In Europe, growth is also coming back down closer to trend, although the German dip appears transitory – attributable mostly to the new automobile emission standards. The European Central Bank should proceed as announced, terminating its asset purchase program this month. The Brexit and Italian budgetary situations are obviously major concerns, but disorderly developments are not our base scenario at this stage. In Italy, more specifically, we expect the government to come to an agreement with the European Commission on a 1.9% deficit, only to later under deliver on its promise (an outcome for which it cannot be sanctioned).

Notwithstanding widespread fears, China is still headed for at least 6% growth in 2019, as the effects of stimulus measures – notably a relaxation of credit restrictions – materialise. Emerging economies that sell commodities and other goods to China will feel the relief. And, at this pace, it will not be that long before the second-largest world economy catches up on the US.

Finally, the outlook for Japan is slightly more subdued, ahead of the consumption tax hike scheduled for 2019. The good news is that wage growth has finally picked up, although far from having reached a point at which the Bank of Japan would reconsider its accommodative stance.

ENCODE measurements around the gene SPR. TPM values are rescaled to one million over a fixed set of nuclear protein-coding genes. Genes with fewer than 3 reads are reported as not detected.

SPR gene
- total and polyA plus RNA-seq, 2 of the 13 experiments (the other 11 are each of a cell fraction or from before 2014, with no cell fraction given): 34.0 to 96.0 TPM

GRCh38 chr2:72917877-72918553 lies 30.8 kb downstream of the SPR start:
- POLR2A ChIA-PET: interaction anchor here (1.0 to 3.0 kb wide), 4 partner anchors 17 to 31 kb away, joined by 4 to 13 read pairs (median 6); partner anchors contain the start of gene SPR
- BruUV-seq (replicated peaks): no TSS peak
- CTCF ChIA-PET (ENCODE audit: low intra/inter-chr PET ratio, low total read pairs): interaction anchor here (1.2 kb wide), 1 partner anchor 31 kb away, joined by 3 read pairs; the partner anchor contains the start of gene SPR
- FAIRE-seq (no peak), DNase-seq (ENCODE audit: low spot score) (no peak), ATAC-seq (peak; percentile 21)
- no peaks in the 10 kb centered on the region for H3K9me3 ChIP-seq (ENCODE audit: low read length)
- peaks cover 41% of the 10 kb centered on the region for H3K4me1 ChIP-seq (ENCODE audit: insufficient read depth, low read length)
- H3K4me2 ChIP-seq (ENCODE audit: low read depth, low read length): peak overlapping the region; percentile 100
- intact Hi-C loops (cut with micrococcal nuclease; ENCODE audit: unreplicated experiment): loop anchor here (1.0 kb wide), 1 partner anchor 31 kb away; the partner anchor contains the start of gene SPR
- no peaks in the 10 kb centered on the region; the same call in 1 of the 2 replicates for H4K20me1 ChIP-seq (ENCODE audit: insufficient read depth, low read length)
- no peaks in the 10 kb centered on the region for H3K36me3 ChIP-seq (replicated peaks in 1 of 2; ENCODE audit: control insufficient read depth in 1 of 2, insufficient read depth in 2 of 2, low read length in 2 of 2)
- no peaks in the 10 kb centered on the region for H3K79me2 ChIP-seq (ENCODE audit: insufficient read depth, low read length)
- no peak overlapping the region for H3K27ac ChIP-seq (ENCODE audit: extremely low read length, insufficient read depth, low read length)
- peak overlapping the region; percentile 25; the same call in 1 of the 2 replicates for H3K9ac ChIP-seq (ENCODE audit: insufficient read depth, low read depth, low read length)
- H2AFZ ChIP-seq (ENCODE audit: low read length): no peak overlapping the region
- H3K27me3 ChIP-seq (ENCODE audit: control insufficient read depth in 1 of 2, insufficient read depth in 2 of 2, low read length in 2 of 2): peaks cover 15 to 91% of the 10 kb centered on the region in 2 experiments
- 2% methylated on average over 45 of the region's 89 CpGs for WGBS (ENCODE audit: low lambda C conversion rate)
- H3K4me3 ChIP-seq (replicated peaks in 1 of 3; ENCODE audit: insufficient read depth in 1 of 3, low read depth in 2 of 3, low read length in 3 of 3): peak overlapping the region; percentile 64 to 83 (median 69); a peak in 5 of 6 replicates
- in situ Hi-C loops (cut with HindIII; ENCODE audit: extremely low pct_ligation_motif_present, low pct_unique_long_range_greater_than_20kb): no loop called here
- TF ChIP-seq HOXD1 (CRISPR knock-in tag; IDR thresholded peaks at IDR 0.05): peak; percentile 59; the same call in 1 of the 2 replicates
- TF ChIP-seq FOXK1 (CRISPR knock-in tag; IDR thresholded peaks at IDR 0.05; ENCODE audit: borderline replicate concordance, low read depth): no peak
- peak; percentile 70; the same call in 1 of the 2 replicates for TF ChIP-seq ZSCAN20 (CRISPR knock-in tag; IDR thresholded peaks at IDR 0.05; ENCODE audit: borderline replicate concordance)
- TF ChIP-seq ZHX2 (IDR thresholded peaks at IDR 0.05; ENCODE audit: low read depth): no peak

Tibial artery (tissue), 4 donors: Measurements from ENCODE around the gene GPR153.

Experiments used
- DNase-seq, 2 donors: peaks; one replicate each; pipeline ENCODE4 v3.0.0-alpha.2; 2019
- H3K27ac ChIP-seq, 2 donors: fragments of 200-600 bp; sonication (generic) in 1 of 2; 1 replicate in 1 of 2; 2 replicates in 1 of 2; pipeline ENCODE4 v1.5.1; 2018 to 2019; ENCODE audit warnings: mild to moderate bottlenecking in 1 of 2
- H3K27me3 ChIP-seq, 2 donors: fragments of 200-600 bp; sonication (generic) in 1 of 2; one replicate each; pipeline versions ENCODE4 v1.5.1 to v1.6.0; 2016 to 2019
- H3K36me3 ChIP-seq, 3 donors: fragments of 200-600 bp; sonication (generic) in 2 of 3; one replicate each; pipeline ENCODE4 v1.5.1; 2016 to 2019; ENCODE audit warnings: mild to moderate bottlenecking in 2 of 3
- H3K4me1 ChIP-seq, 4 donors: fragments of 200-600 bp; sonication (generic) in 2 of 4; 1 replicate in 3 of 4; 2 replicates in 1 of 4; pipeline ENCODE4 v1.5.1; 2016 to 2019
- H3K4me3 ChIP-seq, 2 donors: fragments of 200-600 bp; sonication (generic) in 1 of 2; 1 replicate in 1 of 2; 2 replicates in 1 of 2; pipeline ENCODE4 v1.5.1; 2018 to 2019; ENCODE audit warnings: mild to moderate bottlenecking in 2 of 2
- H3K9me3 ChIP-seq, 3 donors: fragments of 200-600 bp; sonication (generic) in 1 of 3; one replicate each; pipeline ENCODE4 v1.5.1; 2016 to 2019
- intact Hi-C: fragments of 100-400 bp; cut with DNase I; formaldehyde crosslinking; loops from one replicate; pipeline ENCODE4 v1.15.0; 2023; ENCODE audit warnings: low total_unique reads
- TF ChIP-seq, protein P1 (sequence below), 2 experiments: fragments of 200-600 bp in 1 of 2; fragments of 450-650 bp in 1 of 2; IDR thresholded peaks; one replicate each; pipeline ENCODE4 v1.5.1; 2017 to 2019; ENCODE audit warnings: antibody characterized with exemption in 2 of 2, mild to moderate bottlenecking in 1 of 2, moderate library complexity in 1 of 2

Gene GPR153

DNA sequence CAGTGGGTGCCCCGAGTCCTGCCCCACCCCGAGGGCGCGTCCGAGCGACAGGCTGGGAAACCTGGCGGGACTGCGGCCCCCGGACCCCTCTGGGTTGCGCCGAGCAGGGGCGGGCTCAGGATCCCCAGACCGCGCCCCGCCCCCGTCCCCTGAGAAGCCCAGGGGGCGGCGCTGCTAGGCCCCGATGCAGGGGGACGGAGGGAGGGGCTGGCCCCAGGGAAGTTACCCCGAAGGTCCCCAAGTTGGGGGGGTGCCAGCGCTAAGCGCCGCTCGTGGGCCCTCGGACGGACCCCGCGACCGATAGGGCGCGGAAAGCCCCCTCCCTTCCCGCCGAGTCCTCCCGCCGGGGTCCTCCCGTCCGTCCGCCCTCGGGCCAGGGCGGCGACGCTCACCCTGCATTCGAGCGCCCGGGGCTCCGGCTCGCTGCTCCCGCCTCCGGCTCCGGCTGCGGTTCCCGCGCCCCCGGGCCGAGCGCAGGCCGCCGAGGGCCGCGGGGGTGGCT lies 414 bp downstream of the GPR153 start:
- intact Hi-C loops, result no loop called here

From an investment perspective, as we wrote last month, this supportive macro picture means that there are still returns to be earned on financial assets for investors that can withstand the volatility brought about by complicated and ever-shifting geopolitics. This is not to say that we would rush to buy high-flying names on dips. Rather, we reaffirm our preference for companies that offer a combination of value (buying cheap being the first condition for investors not to lose money) and high worth, whether in the form of assets, brand name or market position. And we reiterate the importance of having a long-term horizon on these holdings.